Manage episode 344807209 series 2381791
Today I have brought in something evocative and troubling. A novel that exposes the wounds of the past and reminds us these scars are only ever held just below the surface.
Eliza Henry-Jones’ Salt and Skin
Luda has arrived with her children Darcy and Min, to the storm-bruised islands of northern Scotland. The family have fled Australia in a storm of grief and recrimination seeking to find a new home and purpose to their lives.
Luda, a photographer, has been employed to document the impacts climate change is having on the islands. She almost immediately alienates herself from the local community when she publishes a photograph depicting a family's unimaginable tragedy in a landslide accident.
Settling on the tidal island of Seanney the family are fascinated to discover an ancient history of witchcraft and religious intolerance. The island was supposedly home to witches and it’s said that in the evening light scars are revealed to those who have known tragedy in their life.
The darker history of the islands is almost too close to the surface they realise, as they come to know the foundling Theo who was washed ashore as a child and whom the locals believe to be a selkie. Theo also exists both in and outside the community and must navigate acceptance as one who does not truly seem to fit in.
I was absolutely transfixed by the narrative of Salt and Skin. I love it when my reading leads me to one of those reading cliche moments and I’m pleased to be able to say that as I finished the final page of Salt and Skin I found myself turning back and then flicking forward, scarcely believing that the book was at an end. Always leave them wanting more is a showbiz adage and ELiza Henry-Jones succeeded in keeping me and then leaving me hanging on the last page.
Is it a satisfying review if I acknowledge that there may in fact be too much to discuss about Salt and Skin? I could highlight the themes of environmental decay and destruction, of violence against women, the constant tension between rural communitiers and the modernism that both threatens and offers them a lifeline. I could start there and still only be scratching the surface.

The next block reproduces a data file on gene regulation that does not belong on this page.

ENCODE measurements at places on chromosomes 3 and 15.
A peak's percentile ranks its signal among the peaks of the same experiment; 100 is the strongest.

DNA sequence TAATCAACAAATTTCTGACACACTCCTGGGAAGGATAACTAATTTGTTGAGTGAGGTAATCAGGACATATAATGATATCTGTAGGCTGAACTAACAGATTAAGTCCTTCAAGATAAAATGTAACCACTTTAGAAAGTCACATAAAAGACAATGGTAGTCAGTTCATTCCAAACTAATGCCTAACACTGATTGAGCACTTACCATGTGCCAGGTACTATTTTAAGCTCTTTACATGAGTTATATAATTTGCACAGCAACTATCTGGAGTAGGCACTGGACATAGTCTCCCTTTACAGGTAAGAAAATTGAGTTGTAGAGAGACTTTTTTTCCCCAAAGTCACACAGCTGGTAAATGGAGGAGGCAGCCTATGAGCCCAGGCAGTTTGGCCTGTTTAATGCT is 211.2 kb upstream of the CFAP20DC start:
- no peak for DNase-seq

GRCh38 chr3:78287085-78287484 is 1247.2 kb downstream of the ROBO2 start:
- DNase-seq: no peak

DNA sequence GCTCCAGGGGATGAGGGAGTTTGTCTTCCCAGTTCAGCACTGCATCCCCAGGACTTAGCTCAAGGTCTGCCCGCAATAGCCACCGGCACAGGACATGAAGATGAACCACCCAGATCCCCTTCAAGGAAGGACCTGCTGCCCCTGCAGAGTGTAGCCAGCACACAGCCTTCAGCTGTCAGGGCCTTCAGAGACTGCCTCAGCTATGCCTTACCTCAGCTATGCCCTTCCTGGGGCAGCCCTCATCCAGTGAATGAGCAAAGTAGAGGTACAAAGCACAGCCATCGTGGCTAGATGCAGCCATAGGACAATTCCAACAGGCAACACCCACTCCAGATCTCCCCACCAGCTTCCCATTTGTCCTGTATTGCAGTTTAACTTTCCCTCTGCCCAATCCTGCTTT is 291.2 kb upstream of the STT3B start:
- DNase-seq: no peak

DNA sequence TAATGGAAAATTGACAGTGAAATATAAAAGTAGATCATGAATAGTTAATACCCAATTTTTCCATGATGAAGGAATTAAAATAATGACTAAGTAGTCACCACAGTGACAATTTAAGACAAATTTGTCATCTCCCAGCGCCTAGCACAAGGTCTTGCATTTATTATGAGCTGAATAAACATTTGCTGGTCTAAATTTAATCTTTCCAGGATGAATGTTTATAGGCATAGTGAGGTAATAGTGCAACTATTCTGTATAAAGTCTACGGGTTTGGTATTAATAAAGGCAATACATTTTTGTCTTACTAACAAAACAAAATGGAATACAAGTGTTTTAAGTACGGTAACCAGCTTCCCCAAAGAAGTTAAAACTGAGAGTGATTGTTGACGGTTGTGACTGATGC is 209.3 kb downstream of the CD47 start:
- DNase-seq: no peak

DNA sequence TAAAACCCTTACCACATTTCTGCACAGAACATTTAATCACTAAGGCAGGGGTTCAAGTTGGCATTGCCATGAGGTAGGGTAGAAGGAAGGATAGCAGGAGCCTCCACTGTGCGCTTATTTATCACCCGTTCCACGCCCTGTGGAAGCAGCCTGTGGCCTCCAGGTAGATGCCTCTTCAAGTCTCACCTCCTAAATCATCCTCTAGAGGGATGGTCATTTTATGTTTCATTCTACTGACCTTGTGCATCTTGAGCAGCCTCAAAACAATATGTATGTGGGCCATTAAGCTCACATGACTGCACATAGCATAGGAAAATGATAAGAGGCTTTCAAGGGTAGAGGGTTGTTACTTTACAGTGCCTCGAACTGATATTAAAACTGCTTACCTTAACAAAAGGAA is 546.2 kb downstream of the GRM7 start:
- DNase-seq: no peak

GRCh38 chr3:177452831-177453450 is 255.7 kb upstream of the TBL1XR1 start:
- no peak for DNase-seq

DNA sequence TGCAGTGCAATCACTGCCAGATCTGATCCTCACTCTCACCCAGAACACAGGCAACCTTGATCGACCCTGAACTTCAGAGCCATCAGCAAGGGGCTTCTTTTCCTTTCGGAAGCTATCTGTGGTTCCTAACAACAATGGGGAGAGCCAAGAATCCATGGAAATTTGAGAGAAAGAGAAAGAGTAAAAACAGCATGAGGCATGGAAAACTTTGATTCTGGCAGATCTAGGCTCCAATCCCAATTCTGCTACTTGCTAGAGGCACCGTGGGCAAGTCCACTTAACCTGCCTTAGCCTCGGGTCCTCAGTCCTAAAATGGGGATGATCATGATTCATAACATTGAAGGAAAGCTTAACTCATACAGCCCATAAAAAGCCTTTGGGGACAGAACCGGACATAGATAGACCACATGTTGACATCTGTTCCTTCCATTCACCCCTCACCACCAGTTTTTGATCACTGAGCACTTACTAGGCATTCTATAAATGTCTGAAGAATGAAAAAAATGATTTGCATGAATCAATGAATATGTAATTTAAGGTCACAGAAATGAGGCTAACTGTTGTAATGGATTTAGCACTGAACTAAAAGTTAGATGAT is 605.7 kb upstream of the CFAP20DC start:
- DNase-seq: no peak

In Luda, Min and Darcy we have a satisfying trio of protagonists who then fracture into their own plotlines that twist and turn back onto each other. The family do what they can to settle into their new home and in their varying degrees of success the story moves forward and drags us backwards into the near and distant past.
Salt and Skin is a novel that deals with the supernatural, or perhaps more correctly the unexplained in our lives. And while this may be a theme that borders on the genre specific, Salt and Skin is satisfyingly oblique in its dealings with the topics of witches and ghosts that seem to occupy the millenia old landscape of the islands.
The narrative weaves centuries old stories of witches with the experience of Luda becoming a pariah before she even begins in the town. We see that the women of the islands have always done what they could to survive and live and protect what they have. It brings forward an uncomfortable truth that fitting in may be very different to doing what is right and that neither may matter when there are stronger forces at work.
Salt and Skin is a story about place and while its action occurs on remote islands a world away from our lives in Australia, it is also firmly grounded in our experience of the dislocation of environmental tragedy. Through the evolving stories of Luda, Min, Darcy and Theo we see our own connections and must confront that we don’t live apart from our world but are in fact there in it, even as it crumbles beneath us.